The close-knit world of county cricket is in mourning today following the death of Dave Callaghan, the BBC commentator who was widely regarded as the voice of Yorkshire cricket.
Callaghan suffered a heart attack on Friday and died at the age of 63. In the course of a sports journalism career that spanned 45 years, he worked for BBC Radio Leeds and Look North on TV, but it was his work in covering Yorkshire cricket that earned him his widest acclaim.
"Dave's passion for Yorkshire cricket was unparalleled and his commentary will forever be associated with some of the greatest moments in our modern history," said the county in a statement.
Mark Arthur, the club's chief executive, said: "Dave was a very special person who loved Yorkshire County Cricket Club.
"He will be missed by everyone associated with Yorkshire Cricket. This is a terribly sad day and our thoughts are with his wife Pat and his family."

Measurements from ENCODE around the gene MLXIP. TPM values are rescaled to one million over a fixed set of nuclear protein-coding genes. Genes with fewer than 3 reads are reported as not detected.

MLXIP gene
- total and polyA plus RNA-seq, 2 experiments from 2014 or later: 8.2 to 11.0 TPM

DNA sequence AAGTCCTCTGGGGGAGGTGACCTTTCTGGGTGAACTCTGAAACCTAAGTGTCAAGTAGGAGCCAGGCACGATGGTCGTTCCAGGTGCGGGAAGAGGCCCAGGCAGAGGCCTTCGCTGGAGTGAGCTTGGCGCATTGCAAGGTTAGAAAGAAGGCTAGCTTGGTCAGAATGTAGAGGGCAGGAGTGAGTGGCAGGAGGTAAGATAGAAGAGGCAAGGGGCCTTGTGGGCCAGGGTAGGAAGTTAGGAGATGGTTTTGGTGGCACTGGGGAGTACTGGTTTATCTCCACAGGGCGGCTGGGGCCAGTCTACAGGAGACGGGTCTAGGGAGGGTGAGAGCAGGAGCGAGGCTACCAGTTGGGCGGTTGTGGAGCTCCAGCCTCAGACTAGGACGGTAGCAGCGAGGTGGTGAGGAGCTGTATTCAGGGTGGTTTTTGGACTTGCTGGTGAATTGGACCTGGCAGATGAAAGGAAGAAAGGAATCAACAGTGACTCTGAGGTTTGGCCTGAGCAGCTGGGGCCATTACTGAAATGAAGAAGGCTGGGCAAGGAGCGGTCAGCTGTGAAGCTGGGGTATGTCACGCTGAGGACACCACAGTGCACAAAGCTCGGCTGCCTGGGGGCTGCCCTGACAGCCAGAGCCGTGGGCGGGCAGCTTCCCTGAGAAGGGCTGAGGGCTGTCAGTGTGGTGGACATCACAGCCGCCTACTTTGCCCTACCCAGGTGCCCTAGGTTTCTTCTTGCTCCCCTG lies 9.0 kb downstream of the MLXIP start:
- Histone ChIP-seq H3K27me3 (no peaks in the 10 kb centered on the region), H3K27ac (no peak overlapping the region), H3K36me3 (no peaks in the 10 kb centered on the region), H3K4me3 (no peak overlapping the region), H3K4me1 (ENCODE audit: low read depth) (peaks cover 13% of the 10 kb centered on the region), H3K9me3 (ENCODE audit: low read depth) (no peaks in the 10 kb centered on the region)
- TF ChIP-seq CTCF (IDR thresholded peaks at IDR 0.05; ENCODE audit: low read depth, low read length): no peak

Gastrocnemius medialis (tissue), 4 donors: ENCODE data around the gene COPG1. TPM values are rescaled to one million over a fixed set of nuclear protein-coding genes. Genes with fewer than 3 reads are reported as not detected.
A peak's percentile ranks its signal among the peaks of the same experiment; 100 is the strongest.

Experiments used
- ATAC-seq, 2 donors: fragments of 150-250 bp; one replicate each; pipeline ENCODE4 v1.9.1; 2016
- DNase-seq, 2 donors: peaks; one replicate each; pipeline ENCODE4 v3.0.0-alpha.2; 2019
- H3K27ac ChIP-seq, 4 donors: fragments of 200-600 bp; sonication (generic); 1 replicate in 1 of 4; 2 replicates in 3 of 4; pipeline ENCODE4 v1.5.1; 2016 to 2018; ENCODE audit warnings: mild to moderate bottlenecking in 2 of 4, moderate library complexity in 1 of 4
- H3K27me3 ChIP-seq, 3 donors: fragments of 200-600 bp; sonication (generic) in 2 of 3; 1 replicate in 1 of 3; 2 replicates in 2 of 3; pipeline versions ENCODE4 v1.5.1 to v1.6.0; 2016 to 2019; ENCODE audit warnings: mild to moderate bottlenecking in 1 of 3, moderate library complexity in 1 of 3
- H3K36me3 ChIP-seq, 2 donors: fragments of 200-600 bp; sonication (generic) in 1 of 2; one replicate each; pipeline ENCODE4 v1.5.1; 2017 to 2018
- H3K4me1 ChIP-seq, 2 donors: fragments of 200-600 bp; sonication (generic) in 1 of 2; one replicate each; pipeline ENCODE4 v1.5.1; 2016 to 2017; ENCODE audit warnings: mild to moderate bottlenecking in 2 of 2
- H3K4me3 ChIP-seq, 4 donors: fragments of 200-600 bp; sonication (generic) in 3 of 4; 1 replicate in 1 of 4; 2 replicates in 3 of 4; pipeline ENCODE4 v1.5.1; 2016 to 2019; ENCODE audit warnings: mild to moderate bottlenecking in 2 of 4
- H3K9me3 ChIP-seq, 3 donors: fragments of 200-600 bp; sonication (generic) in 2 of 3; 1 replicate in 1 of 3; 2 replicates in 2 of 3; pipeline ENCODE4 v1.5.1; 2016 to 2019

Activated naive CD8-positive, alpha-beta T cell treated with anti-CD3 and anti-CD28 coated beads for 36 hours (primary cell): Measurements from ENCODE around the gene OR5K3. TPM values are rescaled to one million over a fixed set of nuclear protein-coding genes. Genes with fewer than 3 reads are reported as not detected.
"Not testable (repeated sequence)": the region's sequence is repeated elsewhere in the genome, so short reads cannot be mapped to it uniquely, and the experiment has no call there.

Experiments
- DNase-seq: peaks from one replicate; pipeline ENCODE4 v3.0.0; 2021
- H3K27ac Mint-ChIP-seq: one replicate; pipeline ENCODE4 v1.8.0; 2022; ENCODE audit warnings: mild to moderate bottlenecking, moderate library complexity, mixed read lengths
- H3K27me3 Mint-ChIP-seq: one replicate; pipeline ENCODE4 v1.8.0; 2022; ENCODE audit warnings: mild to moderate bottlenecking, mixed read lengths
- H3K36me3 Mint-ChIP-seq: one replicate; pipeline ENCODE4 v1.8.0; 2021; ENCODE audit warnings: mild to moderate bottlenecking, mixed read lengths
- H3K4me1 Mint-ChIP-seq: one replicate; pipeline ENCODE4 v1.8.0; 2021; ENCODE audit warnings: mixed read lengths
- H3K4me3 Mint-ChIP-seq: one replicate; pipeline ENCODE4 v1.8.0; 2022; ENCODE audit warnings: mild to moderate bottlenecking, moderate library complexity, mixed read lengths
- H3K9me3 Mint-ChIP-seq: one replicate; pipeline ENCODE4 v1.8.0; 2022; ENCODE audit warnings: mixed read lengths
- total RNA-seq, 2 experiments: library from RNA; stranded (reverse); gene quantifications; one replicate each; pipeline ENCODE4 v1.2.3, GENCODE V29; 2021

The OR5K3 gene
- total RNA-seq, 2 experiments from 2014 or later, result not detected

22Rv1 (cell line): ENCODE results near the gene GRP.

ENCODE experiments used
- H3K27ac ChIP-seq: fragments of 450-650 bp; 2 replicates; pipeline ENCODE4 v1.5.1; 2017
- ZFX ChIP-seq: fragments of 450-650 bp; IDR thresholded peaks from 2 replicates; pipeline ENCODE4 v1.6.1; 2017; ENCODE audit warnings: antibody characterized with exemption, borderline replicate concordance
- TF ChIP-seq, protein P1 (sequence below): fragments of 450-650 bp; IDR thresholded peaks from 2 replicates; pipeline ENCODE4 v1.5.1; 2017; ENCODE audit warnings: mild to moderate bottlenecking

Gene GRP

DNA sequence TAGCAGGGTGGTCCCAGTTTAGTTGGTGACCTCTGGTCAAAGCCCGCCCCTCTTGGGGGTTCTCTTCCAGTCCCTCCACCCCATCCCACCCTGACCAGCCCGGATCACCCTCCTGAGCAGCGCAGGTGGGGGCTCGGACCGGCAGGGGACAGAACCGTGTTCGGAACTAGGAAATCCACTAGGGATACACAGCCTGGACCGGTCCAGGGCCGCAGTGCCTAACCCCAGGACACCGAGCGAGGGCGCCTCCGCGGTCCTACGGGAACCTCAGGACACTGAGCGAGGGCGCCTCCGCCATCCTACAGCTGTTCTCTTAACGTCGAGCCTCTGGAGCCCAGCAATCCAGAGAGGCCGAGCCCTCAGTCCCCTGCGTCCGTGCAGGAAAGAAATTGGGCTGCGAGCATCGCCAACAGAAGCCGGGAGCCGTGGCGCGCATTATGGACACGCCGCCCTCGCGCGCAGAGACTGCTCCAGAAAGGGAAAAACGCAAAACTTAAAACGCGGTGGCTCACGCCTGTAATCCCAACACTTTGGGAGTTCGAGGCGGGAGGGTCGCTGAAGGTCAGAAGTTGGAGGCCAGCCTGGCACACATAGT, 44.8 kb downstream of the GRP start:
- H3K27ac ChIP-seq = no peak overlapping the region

The shock at Callaghan's death was shared by many of the players whom he watched develop at Headingley in the course of his career.
"DC, to say you're going to be missed is an understatement!" wrote Jonny Bairstow on Twitter. "Thank you for all of the memories over the years and being such a genuine bloke! One of the good guys that's been taken from us far too early!"
Michael Vaughan, the former Yorkshire and England captain, added his own tribute on Twitter. "We have lost one of life's great men," he wrote. "Cally really was a wonderful person. So enthusiastic and kind in so many ways. Cricket is going to miss a great broadcaster and friend and Yorkshire CCC have lost their No.1 fan."
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